Are you an experienced manager and individual project contributor who suddenly finds him or herself thrown into a project management role? The good news is that effective project leaders have a lot in common with good managers; however, being the one in charge comes with its own set of challenges. These tips from 101 Project Management Problems and How to Solve Them
will ensure that you get started on the right foot.
How do you get your new project up and going?
- Availability of mentoring, training, and other developmental assistance in your organization
- Your aptitude for leading a team and any applicable previous experience you have
- The experience of the team you are planning to lead
Initiation into project management often involves becoming an “accidental project manager.” Most of us get into it unexpectedly. One day you are minding our own business and doing a great job as a project contributor. Suddenly, without warning, someone taps you on the shoulder and says, “Surprise! You are now a project manager.”
Working on a project and leading a project would seem to have a lot in common, so selecting the most competent contributors to lead new projects seems fairly logical. Unfortunately, the two jobs are in fact quite different. Project contributors focus on tangible things and their own personal work. Project managers focus primarily on coordinating the work of others. The next two problems discuss the responsibilities and personality traits of an effective project manager, but if you are entirely new to project leadership you will first also need to set up a foundation for project management. Novice project managers will need to invest time gaining the confidence of the team, determining their approach, and then delegating work to others.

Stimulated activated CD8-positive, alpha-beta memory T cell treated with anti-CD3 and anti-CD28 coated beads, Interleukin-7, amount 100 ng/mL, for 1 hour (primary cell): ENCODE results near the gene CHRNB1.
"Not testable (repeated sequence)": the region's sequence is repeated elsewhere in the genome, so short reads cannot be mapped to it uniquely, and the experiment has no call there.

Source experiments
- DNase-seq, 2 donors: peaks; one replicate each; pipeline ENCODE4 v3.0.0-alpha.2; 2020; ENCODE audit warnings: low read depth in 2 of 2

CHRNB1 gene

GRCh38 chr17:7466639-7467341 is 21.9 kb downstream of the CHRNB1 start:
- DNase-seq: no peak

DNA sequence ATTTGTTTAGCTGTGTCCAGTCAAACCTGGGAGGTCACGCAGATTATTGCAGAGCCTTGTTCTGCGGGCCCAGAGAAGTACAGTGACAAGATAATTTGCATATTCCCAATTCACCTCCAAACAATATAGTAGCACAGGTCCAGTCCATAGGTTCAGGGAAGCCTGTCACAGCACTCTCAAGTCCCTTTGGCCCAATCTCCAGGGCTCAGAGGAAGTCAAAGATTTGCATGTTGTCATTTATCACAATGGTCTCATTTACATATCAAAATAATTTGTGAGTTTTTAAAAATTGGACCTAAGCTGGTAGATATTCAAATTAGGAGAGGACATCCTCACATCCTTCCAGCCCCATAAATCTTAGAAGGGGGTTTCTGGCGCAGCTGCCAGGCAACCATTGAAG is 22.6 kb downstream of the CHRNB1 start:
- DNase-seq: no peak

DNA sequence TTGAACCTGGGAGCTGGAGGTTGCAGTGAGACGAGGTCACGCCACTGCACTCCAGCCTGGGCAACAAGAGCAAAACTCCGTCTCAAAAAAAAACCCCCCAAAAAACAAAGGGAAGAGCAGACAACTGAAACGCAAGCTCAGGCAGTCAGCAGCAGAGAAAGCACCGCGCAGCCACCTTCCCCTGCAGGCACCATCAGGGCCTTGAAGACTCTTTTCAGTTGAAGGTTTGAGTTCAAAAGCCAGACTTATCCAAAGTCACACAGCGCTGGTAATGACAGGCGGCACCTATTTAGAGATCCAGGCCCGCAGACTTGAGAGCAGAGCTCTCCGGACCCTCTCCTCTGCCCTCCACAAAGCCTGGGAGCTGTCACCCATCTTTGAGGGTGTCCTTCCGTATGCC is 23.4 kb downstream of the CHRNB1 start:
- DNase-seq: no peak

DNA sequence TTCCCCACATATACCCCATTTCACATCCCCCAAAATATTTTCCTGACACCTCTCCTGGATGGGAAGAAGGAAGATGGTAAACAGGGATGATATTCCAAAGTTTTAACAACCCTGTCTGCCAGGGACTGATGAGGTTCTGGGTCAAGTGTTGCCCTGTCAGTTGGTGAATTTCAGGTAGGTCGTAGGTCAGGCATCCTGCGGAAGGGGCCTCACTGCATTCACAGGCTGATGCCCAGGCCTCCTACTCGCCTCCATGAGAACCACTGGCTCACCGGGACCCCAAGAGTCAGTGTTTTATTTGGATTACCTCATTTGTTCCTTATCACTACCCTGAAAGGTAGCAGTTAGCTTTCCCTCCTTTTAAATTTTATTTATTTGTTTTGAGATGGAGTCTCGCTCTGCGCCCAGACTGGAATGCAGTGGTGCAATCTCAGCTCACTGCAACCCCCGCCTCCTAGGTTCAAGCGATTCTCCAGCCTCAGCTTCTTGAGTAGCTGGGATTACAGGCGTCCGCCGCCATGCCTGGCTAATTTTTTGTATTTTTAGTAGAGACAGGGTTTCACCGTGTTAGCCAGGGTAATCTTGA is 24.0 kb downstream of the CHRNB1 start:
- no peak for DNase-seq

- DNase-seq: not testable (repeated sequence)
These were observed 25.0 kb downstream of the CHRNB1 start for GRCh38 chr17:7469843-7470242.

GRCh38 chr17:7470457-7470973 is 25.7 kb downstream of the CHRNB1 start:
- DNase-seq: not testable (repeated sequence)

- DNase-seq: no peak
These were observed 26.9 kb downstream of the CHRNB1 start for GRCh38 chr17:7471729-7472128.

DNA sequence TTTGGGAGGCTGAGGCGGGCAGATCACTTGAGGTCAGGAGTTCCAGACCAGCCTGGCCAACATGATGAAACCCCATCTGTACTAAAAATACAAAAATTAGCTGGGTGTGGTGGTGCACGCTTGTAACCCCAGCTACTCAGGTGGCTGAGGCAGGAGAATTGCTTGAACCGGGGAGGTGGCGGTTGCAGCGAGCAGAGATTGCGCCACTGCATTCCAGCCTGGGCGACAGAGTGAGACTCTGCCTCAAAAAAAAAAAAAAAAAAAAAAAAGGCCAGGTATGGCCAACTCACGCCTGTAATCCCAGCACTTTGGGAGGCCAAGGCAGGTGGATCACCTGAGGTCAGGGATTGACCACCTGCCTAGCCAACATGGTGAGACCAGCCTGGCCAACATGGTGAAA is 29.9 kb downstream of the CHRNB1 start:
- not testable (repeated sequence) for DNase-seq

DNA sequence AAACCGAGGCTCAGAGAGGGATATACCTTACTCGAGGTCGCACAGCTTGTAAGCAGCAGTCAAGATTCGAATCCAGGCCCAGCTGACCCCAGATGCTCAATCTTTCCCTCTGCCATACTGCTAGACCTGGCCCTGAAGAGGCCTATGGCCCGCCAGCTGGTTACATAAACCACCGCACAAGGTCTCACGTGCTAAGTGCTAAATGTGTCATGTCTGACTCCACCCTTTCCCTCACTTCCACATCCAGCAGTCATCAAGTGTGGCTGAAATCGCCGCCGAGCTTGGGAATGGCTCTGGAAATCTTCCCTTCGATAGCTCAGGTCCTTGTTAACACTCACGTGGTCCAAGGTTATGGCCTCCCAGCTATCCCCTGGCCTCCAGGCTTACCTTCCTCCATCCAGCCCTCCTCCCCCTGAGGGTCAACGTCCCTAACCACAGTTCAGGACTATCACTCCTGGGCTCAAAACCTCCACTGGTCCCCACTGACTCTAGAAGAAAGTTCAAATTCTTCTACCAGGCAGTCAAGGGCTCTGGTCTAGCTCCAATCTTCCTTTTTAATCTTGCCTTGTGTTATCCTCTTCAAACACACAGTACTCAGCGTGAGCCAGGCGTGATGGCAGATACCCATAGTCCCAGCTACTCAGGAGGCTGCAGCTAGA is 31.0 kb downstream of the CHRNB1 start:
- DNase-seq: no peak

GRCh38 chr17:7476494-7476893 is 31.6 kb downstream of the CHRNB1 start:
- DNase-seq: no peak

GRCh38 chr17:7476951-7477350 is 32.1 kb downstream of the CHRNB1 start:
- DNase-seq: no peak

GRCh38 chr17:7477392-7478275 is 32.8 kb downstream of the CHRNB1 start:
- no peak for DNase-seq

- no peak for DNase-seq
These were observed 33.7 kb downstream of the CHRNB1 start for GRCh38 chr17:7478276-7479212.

Engaging Your Team
Gaining the confidence of your contributors can be a bit of a challenge if you are inexperienced with team leadership. Some people fear dogs, and dogs seem to know this and unerringly single out those people to bother. Similarly, a project manager who is uncomfortable is instantly obvious to the project team members, who can quickly destroy the confidence of their team leader at the first signs of indecision, hesitancy, or weakness. Although you may have some coverage from any explicit backing and support of sponsors, managers, and influential stakeholders, you need at least to appear to know what you are doing. It's always best to actually know what you are doing, but in a pinch you can get away with a veneer of competence. Your strongest asset for building the needed confidence of your team as a novice project manager is generally your subject-matter expertise. You were asked to lead the project, and that was probably a result of someone thinking, probably correctly, that you are very good at something that is important to the project. Work with what you know well, and always lead with your strengths. Remember that "knowledge is power."